The last time I got in trouble I was in Big Bend National Park in Texas. This time the location was far less exotic! In fact my wife and I were at the intersection of I-125 and I-80 on the south side of Cheyenne, Wyoming. We were on our way home from a week of photographing the red rock country in Arches and Canyonlands National Parks and were headed for the RV campground at Warren Air Force Base. As we topped the hill headed east towards Cheyenne, monstrous black storm clouds stretched across the horizon in front of us.
Without giving the weather conditions the attention they deserved, we forged ahead anxious to get our 5th wheel set up and bed down for the night. The closer we got to Cheyenne the worse the weather became until the driving rain and hail forced us over to the side of the road. Initially we were unconcerned but as the minutes passed, and the storm intensified, our lack of concern quickly evaporated and our anxiety ratcheted up with the increasingly large hail that was now pounding my truck and the 5th wheel behind. It got so large, and the noise so great, that talking was nearly impossible. At any moment we expected the windshield to cave in. I-25 was brought to a standstill with the heavy summer traffic lined up along the shoulders of the road sweating out the storm.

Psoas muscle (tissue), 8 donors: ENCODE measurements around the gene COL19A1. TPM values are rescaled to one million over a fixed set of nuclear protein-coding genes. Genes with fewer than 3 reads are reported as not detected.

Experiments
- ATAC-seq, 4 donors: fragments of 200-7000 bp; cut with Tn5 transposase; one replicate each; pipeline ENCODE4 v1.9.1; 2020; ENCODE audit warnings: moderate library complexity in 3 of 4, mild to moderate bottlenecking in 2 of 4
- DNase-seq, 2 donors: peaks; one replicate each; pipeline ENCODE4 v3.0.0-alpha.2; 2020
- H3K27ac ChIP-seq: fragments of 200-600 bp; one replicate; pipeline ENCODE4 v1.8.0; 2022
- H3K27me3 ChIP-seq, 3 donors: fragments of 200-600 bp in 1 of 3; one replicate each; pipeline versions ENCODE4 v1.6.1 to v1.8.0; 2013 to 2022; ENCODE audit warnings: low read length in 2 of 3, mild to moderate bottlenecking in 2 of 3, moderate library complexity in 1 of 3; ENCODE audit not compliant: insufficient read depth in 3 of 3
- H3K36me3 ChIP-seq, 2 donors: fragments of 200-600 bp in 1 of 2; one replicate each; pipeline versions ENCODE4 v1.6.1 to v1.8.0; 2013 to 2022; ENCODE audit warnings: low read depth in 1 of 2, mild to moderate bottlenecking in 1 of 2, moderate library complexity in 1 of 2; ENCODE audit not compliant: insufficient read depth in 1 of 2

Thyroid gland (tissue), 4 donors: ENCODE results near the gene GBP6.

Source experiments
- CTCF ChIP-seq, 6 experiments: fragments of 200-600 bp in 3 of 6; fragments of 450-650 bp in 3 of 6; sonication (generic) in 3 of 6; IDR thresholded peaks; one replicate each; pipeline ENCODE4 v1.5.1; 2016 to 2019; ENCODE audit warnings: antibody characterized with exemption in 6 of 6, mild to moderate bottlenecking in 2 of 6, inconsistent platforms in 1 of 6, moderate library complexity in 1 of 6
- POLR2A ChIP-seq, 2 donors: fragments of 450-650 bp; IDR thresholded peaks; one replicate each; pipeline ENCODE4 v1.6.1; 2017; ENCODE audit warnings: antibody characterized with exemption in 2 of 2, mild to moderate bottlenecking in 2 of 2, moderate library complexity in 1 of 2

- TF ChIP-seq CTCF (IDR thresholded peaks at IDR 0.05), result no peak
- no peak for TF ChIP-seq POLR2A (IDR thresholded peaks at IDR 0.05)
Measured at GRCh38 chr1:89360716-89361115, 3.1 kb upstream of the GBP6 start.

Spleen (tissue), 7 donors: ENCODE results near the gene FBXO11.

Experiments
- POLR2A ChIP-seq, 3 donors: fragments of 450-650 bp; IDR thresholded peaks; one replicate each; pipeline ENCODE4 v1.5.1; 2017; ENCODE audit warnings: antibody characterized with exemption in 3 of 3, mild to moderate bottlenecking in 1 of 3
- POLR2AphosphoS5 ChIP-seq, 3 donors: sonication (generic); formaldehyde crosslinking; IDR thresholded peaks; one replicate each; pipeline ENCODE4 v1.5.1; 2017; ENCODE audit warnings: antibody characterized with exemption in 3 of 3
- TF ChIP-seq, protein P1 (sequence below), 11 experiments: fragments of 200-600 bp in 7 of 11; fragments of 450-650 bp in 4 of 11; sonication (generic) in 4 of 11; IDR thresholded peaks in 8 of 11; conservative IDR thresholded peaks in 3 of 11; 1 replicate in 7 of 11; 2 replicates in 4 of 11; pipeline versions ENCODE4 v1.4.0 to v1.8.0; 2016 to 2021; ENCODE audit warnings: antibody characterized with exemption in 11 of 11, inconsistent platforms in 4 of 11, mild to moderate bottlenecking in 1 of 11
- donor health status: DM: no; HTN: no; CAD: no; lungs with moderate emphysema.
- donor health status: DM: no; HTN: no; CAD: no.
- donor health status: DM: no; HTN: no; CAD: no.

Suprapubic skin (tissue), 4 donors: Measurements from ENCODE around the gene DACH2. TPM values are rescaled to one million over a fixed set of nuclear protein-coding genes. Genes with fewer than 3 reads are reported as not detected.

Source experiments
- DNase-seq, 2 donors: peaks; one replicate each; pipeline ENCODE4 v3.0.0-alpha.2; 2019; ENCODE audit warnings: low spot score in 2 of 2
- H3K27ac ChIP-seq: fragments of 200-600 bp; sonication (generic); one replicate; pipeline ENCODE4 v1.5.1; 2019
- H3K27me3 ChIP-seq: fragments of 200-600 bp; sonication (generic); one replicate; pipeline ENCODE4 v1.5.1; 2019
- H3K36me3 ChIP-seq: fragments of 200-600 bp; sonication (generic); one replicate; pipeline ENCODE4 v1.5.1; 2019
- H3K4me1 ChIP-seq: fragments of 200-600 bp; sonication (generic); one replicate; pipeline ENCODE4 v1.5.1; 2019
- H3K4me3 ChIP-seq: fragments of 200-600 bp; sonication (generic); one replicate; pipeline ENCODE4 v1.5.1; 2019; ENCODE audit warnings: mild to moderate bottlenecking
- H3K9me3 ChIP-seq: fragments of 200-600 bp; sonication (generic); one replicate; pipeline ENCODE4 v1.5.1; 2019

For fifteen or twenty minutes the storm raged and then, as quickly as it began, it drifted east and the cars and trucks began to move again. It was time to take stock of the damage. It was quickly obvious that my insurance company was going to be getting a call on Monday morning! The hood and the roof of my Dodge truck were a mass of dents. I didn’t even want to think about the roof of my thirty-foot RV but as it turned out the roof itself was largely undamaged - it fared better than the truck. The plastic vent hoods, the air-conditioned cover and the external running lights took a beating and would have to be replaced. All in all it could have been worse.
In retrospect what bothered me more than the damage was the fact that I had placed my wife, my vehicles, and myself in harms way. I didn’t recognize the looming hazard. I wasn’t tuned in enough to see what was about to happen. I didn't turn back! Despite the obvious storm, the thought of hail and the damage it could cause never crossed my mind. I was focused on getting to the campground as quickly as possible.
It is this mentality that gets people in trouble in the outdoors. As a society we have lost the ability to sense danger - the ability to detect the “edge of the cliff” and back off. So the next time you are faced with a situation where pressing on in the face of threats to your safety is ill-advised, pause for a moment. Evaluate your situation objectively. What are the threats? How able are you to cope with threats to your safety? What are the consequences of continuing? Is it time to turn back? Don’t let external issues influence your decision. You can always climb the mountain another day – but you have to be alive to do that!
For me? Next time I am going to try to listen to my own advice!